Now the DF&C needed bras and I needed an omelet pan because the old one was beginning to look like a Superfund site. But my point is that what was an enjoyable hour or so for her was painful for me.
Which got me to thinking about a larger painfulness as we strolled through an enormous but nearly deserted manufacturers' outlet store complex:
Shopping has become an ordeal for the increasing number of people who don't have a couple of hundred bucks to spend at the supermarket to keep their brood in Wheaties and peanut butter as food and gasoline prices skyrocket and they still have to make mortgage payments and fulfill other financial obligations.In yet another sign that things are bad and getting worse, no less a capitalist bastion than the Wall Street Journal suggests that it may be time for Americans, who as it is spend far less on food than in most other countries, to begin stockpiling.
Writes Brett Arends:
"No, this is not a drill.
You've seen the TV footage of food riots in parts of the developing world. Yes, they're a long way away from the U.S. But most foodstuffs operate in a global market. When the cost of wheat soars in Asia, it will do the same here.
Reality: Food prices are already rising here much faster than the returns you are likely to get from keeping your money in a bank or money-market fund. And there are very good reasons to believe prices on the shelves are about to start rising a lot faster."
Now I'm not an economist, nor do I play one on TV. But it is obvious that there are several reasons for food shortages (principally rice, which is now being rationed by another capitalist bastion, Sam's Club) and evidence that some Americans are indeed stockpiling.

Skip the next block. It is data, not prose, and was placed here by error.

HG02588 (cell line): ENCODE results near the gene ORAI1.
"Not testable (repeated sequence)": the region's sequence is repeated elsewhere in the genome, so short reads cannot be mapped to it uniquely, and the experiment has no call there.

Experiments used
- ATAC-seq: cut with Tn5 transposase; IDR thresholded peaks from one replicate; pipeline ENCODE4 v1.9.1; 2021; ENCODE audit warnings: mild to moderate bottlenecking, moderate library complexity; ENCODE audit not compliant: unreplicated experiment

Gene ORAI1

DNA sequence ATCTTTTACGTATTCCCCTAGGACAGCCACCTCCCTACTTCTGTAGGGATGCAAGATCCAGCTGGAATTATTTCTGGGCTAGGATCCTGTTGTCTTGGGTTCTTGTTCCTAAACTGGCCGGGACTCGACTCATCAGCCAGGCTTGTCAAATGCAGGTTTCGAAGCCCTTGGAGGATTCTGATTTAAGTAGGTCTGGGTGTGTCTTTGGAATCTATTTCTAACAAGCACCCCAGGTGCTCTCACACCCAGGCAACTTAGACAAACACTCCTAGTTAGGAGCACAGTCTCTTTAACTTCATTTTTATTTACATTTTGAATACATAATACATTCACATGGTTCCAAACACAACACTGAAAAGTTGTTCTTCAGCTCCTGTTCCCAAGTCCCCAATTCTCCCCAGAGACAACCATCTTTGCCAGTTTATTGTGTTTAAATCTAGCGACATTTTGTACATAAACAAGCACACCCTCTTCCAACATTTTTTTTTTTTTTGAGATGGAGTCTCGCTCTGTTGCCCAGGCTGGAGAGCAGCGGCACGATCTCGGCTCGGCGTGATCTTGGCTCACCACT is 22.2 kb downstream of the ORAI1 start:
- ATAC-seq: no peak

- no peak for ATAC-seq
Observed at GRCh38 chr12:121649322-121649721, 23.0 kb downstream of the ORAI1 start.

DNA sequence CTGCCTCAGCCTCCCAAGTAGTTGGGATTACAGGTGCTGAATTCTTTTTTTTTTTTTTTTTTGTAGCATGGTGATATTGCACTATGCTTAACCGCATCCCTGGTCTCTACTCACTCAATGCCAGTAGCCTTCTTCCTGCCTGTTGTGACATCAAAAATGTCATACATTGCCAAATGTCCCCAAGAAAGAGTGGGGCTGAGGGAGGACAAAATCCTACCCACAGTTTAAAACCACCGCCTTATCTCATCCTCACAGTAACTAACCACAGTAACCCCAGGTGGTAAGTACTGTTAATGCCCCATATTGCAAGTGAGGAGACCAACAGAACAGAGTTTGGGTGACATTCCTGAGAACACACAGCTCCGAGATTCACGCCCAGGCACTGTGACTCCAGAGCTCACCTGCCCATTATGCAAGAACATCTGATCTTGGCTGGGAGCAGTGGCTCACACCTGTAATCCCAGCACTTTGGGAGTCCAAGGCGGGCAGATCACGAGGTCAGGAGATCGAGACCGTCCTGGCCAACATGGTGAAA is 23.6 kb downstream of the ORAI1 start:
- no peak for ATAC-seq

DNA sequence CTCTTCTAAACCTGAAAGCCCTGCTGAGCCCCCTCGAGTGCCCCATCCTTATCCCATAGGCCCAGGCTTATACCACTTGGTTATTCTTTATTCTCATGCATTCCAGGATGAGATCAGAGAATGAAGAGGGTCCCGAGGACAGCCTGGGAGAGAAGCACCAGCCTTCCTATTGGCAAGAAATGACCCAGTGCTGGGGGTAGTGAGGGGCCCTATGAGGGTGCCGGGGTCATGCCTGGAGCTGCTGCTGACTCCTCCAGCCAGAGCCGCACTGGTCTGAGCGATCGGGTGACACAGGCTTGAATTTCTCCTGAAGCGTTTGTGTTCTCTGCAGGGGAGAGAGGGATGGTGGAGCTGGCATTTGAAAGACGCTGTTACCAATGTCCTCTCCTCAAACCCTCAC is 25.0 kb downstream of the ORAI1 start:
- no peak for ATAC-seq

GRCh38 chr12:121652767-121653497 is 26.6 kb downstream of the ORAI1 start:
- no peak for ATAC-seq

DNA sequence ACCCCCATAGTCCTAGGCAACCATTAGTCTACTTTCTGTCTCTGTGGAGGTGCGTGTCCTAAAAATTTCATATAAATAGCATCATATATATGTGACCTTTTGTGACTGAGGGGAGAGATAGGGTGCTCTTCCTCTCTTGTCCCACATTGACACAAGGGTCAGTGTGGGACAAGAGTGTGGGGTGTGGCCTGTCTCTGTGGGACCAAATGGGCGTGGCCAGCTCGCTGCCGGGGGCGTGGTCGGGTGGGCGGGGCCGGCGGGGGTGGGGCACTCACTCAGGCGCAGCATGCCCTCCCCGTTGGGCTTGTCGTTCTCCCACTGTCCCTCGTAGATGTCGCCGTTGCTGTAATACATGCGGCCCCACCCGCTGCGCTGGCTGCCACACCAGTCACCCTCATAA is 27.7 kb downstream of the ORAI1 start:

The reasons for the shortages include dwindling food and fish stocks (duh!), inflation, climate change and the siphoning off food crops for fuel production. But the big engine is soaring oil prices, the Iraq war is the major cause for that and the Bush administration is of course the culprit.No, this is not another exercise in Blame The Decider For Everything because this shoe fits.
One of the Forever War's greater ironies is that we were led to believe that the fall of Saddam Hussein would, among other great and noble things, result in a windfall in U.S. oil imports and a more stable Middle East.
Just the opposite has happened, of course. Iraq is still struggling to bring production back to pre-invasion levels, a substantial amount of that oil is siphoned off for the gray and black markets, and the war has caused profound instability in the region, which has helped trigger ever higher crude oil prices.
Meanwhile, Barry Ritholtz, who is an economist and plays one on TV in talking head appearances on MSNBC and elsewhere, blames food shortages on the Federal Reserve's "irresponsible bailout" of Wall Street bigs in a post at The Big Picture, for my dinero the best economics-oriented blog. (He also does some great stuff on jazz, typically on Fridays.)
So what's the U.S. to do?Getting the heck out of Iraq is the no-brainer solution, but that's not going to happen. Taking the food crisis seriously would be a good start, but just as the Bush administration is only beginning to whisper that the U.S. economy might be in recession, it is nowhere near prepared to ask Americans to make sacrifices -- be they for war or waffles.